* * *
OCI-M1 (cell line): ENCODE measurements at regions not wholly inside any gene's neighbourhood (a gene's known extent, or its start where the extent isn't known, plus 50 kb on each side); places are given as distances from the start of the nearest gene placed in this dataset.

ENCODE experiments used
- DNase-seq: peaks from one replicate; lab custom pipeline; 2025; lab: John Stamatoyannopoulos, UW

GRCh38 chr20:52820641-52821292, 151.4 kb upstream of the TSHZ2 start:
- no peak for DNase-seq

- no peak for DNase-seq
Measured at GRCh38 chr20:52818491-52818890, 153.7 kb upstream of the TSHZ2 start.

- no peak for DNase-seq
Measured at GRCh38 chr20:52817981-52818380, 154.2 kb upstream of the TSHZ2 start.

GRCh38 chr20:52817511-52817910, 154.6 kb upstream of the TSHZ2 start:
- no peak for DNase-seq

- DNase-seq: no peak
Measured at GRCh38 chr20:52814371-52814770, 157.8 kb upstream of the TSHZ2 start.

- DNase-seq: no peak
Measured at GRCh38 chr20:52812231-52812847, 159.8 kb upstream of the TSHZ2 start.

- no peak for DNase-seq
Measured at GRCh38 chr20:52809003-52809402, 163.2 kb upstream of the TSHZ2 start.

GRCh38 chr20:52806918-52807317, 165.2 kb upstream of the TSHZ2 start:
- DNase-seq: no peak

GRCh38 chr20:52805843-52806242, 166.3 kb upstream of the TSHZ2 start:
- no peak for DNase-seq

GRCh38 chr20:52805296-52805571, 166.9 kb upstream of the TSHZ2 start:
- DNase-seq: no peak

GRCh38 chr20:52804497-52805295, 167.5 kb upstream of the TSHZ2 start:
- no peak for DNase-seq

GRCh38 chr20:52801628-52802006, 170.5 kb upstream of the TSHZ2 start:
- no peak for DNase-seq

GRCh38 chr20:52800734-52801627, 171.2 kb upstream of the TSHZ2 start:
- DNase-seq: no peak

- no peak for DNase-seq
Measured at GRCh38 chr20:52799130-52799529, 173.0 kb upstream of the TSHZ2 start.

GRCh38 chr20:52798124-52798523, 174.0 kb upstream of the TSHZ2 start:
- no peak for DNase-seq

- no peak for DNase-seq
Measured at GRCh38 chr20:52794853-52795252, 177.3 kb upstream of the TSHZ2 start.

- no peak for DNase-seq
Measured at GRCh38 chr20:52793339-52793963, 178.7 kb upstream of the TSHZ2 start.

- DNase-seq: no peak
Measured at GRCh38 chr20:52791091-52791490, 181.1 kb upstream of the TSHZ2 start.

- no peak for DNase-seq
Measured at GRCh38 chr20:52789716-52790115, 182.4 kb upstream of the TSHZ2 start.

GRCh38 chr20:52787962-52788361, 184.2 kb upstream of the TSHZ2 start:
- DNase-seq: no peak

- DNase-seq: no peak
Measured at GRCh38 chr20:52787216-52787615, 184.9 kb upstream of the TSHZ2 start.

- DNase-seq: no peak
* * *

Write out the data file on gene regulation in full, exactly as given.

OCI-M1 (cell line): ENCODE measurements at regions not wholly inside any gene's neighbourhood (a gene's known extent, or its start where the extent isn't known, plus 50 kb on each side); places are given as distances from the start of the nearest gene placed in this dataset.

ENCODE experiments used
- DNase-seq: peaks from one replicate; lab custom pipeline; 2025; lab: John Stamatoyannopoulos, UW

GRCh38 chr20:52820641-52821292, 151.4 kb upstream of the TSHZ2 start:
- no peak for DNase-seq

- no peak for DNase-seq
Measured at GRCh38 chr20:52818491-52818890, 153.7 kb upstream of the TSHZ2 start.

- no peak for DNase-seq
Measured at GRCh38 chr20:52817981-52818380, 154.2 kb upstream of the TSHZ2 start.

GRCh38 chr20:52817511-52817910, 154.6 kb upstream of the TSHZ2 start:
- no peak for DNase-seq

- DNase-seq: no peak
Measured at GRCh38 chr20:52814371-52814770, 157.8 kb upstream of the TSHZ2 start.

- DNase-seq: no peak
Measured at GRCh38 chr20:52812231-52812847, 159.8 kb upstream of the TSHZ2 start.

- no peak for DNase-seq
Measured at GRCh38 chr20:52809003-52809402, 163.2 kb upstream of the TSHZ2 start.

GRCh38 chr20:52806918-52807317, 165.2 kb upstream of the TSHZ2 start:
- DNase-seq: no peak

GRCh38 chr20:52805843-52806242, 166.3 kb upstream of the TSHZ2 start:
- no peak for DNase-seq

GRCh38 chr20:52805296-52805571, 166.9 kb upstream of the TSHZ2 start:
- DNase-seq: no peak

GRCh38 chr20:52804497-52805295, 167.5 kb upstream of the TSHZ2 start:
- no peak for DNase-seq

GRCh38 chr20:52801628-52802006, 170.5 kb upstream of the TSHZ2 start:
- no peak for DNase-seq

GRCh38 chr20:52800734-52801627, 171.2 kb upstream of the TSHZ2 start:
- DNase-seq: no peak

- no peak for DNase-seq
Measured at GRCh38 chr20:52799130-52799529, 173.0 kb upstream of the TSHZ2 start.

GRCh38 chr20:52798124-52798523, 174.0 kb upstream of the TSHZ2 start:
- no peak for DNase-seq

- no peak for DNase-seq
Measured at GRCh38 chr20:52794853-52795252, 177.3 kb upstream of the TSHZ2 start.

- no peak for DNase-seq
Measured at GRCh38 chr20:52793339-52793963, 178.7 kb upstream of the TSHZ2 start.

- DNase-seq: no peak
Measured at GRCh38 chr20:52791091-52791490, 181.1 kb upstream of the TSHZ2 start.

- no peak for DNase-seq
Measured at GRCh38 chr20:52789716-52790115, 182.4 kb upstream of the TSHZ2 start.

GRCh38 chr20:52787962-52788361, 184.2 kb upstream of the TSHZ2 start:
- DNase-seq: no peak

- DNase-seq: no peak
Measured at GRCh38 chr20:52787216-52787615, 184.9 kb upstream of the TSHZ2 start.

- DNase-seq: no peak